|Hardcover, 303 pages|
Published 2006 (originally 2003)
Acquired April 2009
Read November 2017
by Kate Colquhoun
This was a fascinating biography of Joseph Paxton, who began as a working-class gardener on a country estate and ended up designing the Crystal Palace for the 1851 Great Exhibition and serving as Member for Parliament. Kate Colquhoun has little to say about Joseph Paxton's origins, because the details are sketchy, but once he's older, he apprentices at the Horticultural Society, and then he is hired as head gardener by William Cavendish, Sixth Duke of Devonshire. Paxton was an intelligent, enthusiastic man whose enthusiasms fed into a positive feedback loop with the Duke. Basically, anything Paxton wanted to do with the estate, the Duke would pay for. They amassed a huge collection of orchids, racing others to cultivate and flower species new to England. Paxton got the first Victoria regia (a giant water lily several meters wide) to flower, and was also the first person to cultivate a banana in England. The bananas we eat today are the Cavendish bananas, named after Paxton's patron.
Paxton taught himself architecture to build new glasshouses for the Duke's collection, and he put in a proposal for the building to house the Great Exhibition. This thrust him into the national spotlight, and soon he was designing public parks, on the boards of railway corporations, standing for Parliament, creating a daily newspaper edited by Charles Dickens, and organizing relief efforts in the Crimea! Colquhoun's account of his rise is a fascinating look at a fascinating life, and she peppers the book with little human details ably, especially the stories of Paxton and the Duke's appreciation for each other and for plant life. Their enthusiasm for rare plants is infectious even through the printed page. I loved her accounts of Victoria's two visits to the Duke's estate, one as a young princess, one with Albert in tow. The Duke of Wellington thought Paxton's gardeners so well organized that he said Paxton would have made a good general!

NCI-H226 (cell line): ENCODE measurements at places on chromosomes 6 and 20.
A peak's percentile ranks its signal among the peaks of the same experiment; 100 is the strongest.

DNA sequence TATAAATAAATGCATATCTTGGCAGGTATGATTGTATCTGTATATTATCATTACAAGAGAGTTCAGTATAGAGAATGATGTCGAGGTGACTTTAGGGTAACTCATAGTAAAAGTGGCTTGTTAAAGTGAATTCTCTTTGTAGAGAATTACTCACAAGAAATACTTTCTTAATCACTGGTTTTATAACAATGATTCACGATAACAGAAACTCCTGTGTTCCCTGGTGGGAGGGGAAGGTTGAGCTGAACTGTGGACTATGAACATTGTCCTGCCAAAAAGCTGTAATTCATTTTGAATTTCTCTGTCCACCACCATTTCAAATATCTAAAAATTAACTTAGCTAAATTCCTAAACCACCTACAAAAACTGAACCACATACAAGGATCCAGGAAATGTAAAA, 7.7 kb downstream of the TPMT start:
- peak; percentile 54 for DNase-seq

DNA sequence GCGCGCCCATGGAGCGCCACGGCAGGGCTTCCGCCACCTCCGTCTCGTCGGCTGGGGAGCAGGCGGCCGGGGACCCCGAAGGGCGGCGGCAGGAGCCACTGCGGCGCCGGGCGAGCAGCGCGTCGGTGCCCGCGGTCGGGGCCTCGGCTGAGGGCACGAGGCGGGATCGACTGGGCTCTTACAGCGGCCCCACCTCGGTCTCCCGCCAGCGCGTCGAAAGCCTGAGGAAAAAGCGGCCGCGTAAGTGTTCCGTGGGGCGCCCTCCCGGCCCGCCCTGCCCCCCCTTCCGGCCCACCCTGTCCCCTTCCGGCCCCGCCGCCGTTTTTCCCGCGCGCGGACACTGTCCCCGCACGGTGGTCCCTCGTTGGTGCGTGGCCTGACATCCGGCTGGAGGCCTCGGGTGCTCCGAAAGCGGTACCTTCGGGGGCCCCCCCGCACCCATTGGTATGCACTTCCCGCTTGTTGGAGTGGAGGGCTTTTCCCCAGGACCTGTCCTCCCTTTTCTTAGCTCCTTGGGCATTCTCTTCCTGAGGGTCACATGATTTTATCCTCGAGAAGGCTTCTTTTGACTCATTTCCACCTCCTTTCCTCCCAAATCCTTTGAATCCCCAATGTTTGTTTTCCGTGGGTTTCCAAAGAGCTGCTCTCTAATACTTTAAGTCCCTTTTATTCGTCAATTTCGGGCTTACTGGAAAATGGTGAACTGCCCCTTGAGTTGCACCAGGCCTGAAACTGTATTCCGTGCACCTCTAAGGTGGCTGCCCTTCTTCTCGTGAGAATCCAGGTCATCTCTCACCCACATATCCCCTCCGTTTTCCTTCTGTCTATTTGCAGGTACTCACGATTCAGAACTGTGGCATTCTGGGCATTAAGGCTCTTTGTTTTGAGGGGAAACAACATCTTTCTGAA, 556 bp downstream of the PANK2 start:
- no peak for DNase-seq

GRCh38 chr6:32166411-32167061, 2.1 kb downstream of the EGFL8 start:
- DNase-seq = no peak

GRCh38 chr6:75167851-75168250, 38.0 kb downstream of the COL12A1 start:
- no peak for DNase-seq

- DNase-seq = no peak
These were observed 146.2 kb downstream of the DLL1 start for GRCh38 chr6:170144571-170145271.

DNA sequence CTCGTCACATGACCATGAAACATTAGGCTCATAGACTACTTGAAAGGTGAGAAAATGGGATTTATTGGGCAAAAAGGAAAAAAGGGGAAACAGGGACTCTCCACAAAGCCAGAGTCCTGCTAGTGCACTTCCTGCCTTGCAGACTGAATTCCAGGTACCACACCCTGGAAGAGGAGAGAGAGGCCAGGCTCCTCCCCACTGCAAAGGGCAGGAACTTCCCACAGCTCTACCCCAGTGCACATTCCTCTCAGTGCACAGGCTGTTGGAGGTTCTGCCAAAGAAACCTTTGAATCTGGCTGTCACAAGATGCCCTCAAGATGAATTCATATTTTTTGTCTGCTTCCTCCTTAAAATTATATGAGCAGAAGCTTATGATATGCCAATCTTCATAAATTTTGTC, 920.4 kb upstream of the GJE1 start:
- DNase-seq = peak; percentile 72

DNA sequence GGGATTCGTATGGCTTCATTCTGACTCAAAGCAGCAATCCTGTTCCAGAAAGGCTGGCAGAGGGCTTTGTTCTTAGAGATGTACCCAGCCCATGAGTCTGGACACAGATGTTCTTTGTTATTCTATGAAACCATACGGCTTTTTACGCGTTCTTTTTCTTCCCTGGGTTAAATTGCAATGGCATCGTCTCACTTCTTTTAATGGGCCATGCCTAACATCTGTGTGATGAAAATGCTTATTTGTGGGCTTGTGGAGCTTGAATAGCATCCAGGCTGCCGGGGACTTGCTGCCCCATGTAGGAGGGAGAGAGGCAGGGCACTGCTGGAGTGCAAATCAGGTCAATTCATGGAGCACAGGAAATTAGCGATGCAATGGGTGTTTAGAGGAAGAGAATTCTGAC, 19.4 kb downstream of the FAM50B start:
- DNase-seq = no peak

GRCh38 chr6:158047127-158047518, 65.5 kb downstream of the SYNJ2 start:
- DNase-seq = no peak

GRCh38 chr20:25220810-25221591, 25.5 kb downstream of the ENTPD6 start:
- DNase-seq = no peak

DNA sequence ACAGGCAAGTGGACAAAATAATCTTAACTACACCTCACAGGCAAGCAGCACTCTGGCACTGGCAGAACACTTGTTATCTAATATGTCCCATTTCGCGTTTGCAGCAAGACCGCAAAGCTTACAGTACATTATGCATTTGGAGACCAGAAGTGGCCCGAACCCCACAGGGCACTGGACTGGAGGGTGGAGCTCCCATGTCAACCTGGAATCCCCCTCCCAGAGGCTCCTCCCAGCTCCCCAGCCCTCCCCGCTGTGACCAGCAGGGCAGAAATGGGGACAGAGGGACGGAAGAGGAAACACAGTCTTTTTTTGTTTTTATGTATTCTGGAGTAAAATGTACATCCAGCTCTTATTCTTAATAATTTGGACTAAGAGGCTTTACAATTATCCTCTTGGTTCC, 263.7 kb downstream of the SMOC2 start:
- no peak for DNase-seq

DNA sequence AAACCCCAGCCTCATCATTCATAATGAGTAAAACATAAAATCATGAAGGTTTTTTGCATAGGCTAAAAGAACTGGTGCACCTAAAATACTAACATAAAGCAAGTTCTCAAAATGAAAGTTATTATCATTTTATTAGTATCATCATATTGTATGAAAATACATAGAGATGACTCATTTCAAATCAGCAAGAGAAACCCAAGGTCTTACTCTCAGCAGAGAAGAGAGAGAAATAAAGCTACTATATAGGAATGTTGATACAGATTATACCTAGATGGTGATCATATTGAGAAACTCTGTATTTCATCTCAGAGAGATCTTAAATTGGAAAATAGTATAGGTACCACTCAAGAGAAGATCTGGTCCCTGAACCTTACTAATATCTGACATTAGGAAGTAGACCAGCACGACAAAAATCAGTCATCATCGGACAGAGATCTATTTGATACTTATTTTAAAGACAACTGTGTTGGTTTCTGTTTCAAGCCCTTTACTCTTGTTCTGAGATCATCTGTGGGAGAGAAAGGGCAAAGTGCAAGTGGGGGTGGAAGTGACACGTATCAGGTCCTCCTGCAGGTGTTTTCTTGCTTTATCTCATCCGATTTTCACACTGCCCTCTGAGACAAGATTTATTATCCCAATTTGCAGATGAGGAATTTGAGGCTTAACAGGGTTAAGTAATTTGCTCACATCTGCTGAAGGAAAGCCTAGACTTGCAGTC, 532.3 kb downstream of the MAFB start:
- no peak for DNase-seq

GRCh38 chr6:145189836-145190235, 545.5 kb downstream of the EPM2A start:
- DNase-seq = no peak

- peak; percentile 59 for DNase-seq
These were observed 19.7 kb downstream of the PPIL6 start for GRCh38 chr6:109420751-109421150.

Arguably, the Victorian period was the first time we really became conscious that we were moving into the future, and Paxton was one of the people trying to design that future. "The Busiest Man in England" is a great story in itself, and also filled with connections to other stories of the nineteenth century: I was pleased to see, for example, that Jane Loudon (author of The Mummy!: A Story of the Twenty-Second Century) got a couple mentions, and Paxton's life brought him into contact with Dickens, Robert Louis Stevenson, John Tenniel, and many other familiar names. A nice personal story from my favorite period of history.